• Categorize visitors by groups(visitor demographics).
• Frequency & duration of the visit of visitors to figure out patterns.
• Whom they are visiting with, How many people are in their group?
02 Spot potential problem areas in visitors' exhibit experience
• What type of activities do visitors do?
• What activities are enjoyable in the current aquarium?
• What activities make visitors undelightful in the current aquarium?
• How is the usage pattern of technological tools in the aquarium(smartphone, info panel)?
Elicitation Methods (21 participants)
What did we want to understand?
01 The perception of people about sharks
• What feelings or emotions do sharks evoke in people(e.g. fear, admiration, respect, and etc)?
• What are the most common themes people associate with sharks?
02 Characteristics of sharks that are attracting people's attention
• Are there any shark body parts that are more symbolic or popular than the others?
• Why did they draw body parts of sharks in a certain way(e.g. sharp teeth, huge fins, big eyes)?
• What body parts or overall characteristics of sharks do they consider menacing?
Semi-Structured Interviews (10 participants)
What did we want to understand?
01 Enjoyable and not desirable elements in the aquarium
• What elements of the exhibits did visitors really enjoy, and their reasons behind?
• What the elements that people are not particularly fond of?
• How did visitors think about the exhibit that is most similar in terms of flow and structure to the upcoming shark exhibit?
• To learn more about the people's interaction with different sources of information at the aquarium.
02 Motivations and pain points when visitors travel with different types of groups
• To uncover the group dynamics behind different types of visiting groups to the aquariums (families, groups of friends, couples, etc.).
• Why they like/ what is good about visiting the aquarium as a group?
• What types of problems that people have when they are visiting the aquarium in a group?
How did we analyze the collected data?
AEIOU & Transcriptions
For observational research, we divided our team into two groups, one team conducted structured observation along the A.E.I.O.U. framework and the other team conducted the unstructured observation. We created A.E.I.O.U. table for structured observation data and arranged visitors’ data to fit in each subset. For unstructured observation data, we transcribed notes/recordings and highlighted notable notes. Click to view the detail observation analysis data.
Data Analysis & Comparison
To interpret the survey results, we analyzed and compared the results. In addition, We added fill-in-the-blank questions for some survey questions to get more qualitative data. Click to view the detail survey analysis data.
Interview & Word Clouds
After participants are done with their sketches and personal meaning maps, we did a brief interview about the details of their sketches and their perception of sharks. And then we transcribed the interview notes and analyzed them. Based on the results, we created word clouds to see the trends and find out patterns from them. Click to view the detail elicitation methods analysis data.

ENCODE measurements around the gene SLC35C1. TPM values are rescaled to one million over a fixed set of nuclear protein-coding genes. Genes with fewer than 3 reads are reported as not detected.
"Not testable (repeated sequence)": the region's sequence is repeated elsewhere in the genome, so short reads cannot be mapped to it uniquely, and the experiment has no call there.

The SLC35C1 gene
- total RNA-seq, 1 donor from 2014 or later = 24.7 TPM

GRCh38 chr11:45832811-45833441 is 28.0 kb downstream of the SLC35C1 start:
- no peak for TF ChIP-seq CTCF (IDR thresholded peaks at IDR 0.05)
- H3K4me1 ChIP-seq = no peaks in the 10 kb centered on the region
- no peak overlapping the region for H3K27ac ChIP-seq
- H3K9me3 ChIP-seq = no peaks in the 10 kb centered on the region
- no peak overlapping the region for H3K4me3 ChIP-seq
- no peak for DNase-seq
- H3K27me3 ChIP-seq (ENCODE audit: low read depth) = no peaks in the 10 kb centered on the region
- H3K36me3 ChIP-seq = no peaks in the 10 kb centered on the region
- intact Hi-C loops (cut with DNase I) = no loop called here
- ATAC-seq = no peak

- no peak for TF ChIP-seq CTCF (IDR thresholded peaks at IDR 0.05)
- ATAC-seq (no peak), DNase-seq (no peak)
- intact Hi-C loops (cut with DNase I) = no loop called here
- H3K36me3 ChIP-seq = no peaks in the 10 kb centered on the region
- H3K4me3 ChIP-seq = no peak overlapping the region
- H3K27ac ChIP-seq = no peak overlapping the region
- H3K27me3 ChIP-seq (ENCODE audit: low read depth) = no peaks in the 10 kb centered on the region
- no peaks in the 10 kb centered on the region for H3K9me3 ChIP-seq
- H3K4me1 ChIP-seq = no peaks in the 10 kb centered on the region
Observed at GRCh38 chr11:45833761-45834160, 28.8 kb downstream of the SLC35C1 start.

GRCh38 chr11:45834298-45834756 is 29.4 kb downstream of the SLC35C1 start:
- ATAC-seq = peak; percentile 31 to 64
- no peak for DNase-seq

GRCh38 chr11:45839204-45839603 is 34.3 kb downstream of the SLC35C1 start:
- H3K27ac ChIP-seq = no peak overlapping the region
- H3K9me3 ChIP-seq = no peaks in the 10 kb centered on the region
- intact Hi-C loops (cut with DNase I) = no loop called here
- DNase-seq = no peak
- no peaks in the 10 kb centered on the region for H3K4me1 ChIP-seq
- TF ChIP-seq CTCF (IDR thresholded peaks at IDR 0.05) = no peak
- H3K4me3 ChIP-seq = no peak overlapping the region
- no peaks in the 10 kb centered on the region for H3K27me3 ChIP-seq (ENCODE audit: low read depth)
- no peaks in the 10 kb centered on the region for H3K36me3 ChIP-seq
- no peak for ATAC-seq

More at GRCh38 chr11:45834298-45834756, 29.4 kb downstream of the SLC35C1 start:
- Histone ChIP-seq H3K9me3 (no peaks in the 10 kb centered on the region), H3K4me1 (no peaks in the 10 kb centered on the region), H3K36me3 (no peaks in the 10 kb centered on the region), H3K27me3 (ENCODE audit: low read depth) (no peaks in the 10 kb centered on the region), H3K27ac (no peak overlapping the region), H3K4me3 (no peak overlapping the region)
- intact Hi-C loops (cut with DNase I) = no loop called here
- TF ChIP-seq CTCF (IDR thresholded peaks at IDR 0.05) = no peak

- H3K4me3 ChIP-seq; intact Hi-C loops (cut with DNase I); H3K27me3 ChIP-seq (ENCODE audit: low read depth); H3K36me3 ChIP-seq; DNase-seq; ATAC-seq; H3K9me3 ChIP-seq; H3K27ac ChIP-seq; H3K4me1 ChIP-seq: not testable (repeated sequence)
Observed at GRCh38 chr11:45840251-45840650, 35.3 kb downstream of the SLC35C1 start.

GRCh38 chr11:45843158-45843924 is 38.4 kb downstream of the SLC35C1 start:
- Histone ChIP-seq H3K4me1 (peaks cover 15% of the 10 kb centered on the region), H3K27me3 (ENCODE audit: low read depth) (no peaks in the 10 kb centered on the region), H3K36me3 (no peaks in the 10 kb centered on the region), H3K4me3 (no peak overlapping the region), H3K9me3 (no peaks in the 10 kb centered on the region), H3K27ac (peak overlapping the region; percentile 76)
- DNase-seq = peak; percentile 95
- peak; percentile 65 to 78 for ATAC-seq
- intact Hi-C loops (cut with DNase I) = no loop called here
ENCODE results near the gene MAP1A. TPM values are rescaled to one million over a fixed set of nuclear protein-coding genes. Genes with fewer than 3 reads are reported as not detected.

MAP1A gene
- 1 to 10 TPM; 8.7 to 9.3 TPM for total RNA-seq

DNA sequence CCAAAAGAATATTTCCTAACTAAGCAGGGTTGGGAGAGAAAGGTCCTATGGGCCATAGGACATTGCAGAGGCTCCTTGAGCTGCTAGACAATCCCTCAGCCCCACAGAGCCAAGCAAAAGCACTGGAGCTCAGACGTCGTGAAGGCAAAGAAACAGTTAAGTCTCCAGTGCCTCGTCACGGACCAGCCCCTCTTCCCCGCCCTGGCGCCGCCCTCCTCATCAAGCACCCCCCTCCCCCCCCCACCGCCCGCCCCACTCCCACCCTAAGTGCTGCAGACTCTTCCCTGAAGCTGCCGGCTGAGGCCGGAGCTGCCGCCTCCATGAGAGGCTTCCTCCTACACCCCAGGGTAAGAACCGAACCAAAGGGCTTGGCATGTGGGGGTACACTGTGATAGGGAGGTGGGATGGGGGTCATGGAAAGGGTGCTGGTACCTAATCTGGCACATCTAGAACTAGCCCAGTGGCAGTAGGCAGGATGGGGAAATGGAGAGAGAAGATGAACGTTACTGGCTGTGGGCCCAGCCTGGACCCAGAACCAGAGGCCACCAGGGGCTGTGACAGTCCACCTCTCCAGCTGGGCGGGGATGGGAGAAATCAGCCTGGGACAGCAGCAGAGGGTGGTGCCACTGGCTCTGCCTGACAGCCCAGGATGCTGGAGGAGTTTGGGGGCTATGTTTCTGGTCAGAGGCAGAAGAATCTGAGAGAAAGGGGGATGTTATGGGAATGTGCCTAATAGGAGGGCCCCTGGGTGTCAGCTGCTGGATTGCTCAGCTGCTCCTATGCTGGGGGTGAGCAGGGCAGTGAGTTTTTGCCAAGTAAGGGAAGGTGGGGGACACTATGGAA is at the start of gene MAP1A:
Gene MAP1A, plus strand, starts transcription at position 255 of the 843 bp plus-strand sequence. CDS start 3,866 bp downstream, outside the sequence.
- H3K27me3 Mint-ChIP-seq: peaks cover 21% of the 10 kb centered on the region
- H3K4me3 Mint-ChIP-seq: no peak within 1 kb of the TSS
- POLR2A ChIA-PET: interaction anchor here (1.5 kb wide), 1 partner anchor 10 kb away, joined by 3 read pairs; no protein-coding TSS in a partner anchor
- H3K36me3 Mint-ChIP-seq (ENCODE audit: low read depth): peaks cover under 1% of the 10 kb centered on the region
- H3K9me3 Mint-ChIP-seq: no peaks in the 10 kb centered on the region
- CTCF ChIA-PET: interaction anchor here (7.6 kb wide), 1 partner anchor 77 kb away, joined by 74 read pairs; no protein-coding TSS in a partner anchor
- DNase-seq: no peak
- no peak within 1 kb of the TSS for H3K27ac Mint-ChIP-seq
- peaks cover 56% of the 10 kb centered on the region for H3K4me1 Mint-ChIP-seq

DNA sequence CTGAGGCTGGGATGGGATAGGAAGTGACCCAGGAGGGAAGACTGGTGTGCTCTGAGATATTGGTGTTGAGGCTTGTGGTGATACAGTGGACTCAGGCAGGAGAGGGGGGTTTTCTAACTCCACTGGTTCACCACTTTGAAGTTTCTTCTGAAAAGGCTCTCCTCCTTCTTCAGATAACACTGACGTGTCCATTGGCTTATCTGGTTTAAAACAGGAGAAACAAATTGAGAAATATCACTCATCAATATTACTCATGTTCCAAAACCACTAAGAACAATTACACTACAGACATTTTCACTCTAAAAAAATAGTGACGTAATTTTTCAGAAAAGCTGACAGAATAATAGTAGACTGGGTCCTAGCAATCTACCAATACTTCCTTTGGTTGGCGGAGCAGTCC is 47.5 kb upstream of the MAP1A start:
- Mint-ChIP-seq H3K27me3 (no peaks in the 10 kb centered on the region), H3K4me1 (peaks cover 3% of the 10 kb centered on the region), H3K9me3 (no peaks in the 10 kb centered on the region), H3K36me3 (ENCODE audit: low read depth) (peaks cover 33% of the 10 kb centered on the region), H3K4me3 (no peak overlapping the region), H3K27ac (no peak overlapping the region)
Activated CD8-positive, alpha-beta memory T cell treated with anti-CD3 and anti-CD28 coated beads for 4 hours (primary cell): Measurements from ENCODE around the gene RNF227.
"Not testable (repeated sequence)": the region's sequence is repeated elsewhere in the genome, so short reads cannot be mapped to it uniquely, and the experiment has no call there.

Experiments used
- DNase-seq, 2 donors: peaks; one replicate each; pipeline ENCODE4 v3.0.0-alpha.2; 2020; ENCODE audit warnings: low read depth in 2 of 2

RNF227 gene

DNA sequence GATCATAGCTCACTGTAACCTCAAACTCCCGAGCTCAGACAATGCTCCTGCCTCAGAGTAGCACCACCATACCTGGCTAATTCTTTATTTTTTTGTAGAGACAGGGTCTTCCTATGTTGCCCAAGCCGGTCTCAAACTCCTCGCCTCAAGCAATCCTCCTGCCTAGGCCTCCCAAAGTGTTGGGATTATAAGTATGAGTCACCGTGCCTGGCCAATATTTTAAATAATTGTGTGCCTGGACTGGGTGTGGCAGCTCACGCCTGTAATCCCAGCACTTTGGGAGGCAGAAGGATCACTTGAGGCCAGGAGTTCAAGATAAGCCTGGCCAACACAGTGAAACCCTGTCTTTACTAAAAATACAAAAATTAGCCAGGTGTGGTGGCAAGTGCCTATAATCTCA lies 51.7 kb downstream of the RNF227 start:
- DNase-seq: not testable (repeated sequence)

We used affinity diagraming to analyze the data we collected from the interviews. We analyzed the notes/recordings and broke them down into 289 “inferences”, and wrote them onto yellow sticky notes on Miro. We then conducted affinity mapping to group similar inferences, and represent them with user quotes, and wrote them on 66 blue sticky notes. We further synthesized our data by grouping these user quotes and representing them with broader statements, on 18 pink sticky notes. We finally categorized these notes into four categorie - Planning, Group Dynamics, Motivations, and Pain Points. Click to view the detail interview analysis data.
What "Key Findings" did we obtain from the research?
We identified key research findings through our research phase, and discussed the implications these findings might have on our proposed solutions. We identified total 18 findings and their implications. Some of the most notable findings are listed below. Click to view the full list of findings and implications.
People are interested in learning new facts about marine animals, but the current information dissemination mechanisms are not effective.
Employ information dissemination mechanisms that are attractive, as well as help the user retain information.
Most visitors travel to the aquarium in a group, mostly families.
Parents sometimes have to compromise their experience at the aquarium in order to give their kids a better experience.
The solution should afford interaction with, and facilitate interaction amongst, all members of the group/family.
Consider solutions that have the ability to engage all members of the family.
Visitors, kids and adults alike, enjoy the exhibit the most when they can relate with personified traits of the marine animals.